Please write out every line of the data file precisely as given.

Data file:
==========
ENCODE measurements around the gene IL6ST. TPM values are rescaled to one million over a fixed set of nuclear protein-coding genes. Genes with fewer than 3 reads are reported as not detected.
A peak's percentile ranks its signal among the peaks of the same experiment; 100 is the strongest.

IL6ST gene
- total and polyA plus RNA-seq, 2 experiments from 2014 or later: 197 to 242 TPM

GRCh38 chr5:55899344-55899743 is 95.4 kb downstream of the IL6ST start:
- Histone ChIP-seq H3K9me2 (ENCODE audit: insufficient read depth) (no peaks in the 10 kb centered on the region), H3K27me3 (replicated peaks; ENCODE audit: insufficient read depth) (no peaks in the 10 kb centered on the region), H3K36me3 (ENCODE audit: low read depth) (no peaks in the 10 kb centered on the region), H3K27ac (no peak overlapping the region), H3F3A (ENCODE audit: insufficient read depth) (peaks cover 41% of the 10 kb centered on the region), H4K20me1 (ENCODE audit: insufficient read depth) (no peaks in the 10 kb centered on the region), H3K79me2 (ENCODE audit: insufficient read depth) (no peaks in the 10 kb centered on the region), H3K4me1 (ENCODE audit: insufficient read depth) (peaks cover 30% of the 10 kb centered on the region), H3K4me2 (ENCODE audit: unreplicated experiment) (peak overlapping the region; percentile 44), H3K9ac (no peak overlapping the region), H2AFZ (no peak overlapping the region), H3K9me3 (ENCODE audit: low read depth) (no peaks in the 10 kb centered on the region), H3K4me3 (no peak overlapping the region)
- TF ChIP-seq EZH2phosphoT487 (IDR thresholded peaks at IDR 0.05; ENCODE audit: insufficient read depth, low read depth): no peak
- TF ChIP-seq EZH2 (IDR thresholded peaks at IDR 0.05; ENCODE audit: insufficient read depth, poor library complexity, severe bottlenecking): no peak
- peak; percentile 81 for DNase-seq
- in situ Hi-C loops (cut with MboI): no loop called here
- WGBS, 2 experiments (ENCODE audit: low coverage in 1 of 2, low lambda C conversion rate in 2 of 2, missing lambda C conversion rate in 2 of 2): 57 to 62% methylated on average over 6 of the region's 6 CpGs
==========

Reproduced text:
ENCODE measurements around the gene IL6ST. TPM values are rescaled to one million over a fixed set of nuclear protein-coding genes. Genes with fewer than 3 reads are reported as not detected.
A peak's percentile ranks its signal among the peaks of the same experiment; 100 is the strongest.

IL6ST gene
- total and polyA plus RNA-seq, 2 experiments from 2014 or later: 197 to 242 TPM

GRCh38 chr5:55899344-55899743 is 95.4 kb downstream of the IL6ST start:
- Histone ChIP-seq H3K9me2 (ENCODE audit: insufficient read depth) (no peaks in the 10 kb centered on the region), H3K27me3 (replicated peaks; ENCODE audit: insufficient read depth) (no peaks in the 10 kb centered on the region), H3K36me3 (ENCODE audit: low read depth) (no peaks in the 10 kb centered on the region), H3K27ac (no peak overlapping the region), H3F3A (ENCODE audit: insufficient read depth) (peaks cover 41% of the 10 kb centered on the region), H4K20me1 (ENCODE audit: insufficient read depth) (no peaks in the 10 kb centered on the region), H3K79me2 (ENCODE audit: insufficient read depth) (no peaks in the 10 kb centered on the region), H3K4me1 (ENCODE audit: insufficient read depth) (peaks cover 30% of the 10 kb centered on the region), H3K4me2 (ENCODE audit: unreplicated experiment) (peak overlapping the region; percentile 44), H3K9ac (no peak overlapping the region), H2AFZ (no peak overlapping the region), H3K9me3 (ENCODE audit: low read depth) (no peaks in the 10 kb centered on the region), H3K4me3 (no peak overlapping the region)
- TF ChIP-seq EZH2phosphoT487 (IDR thresholded peaks at IDR 0.05; ENCODE audit: insufficient read depth, low read depth): no peak
- TF ChIP-seq EZH2 (IDR thresholded peaks at IDR 0.05; ENCODE audit: insufficient read depth, poor library complexity, severe bottlenecking): no peak
- peak; percentile 81 for DNase-seq
- in situ Hi-C loops (cut with MboI): no loop called here
- WGBS, 2 experiments (ENCODE audit: low coverage in 1 of 2, low lambda C conversion rate in 2 of 2, missing lambda C conversion rate in 2 of 2): 57 to 62% methylated on average over 6 of the region's 6 CpGs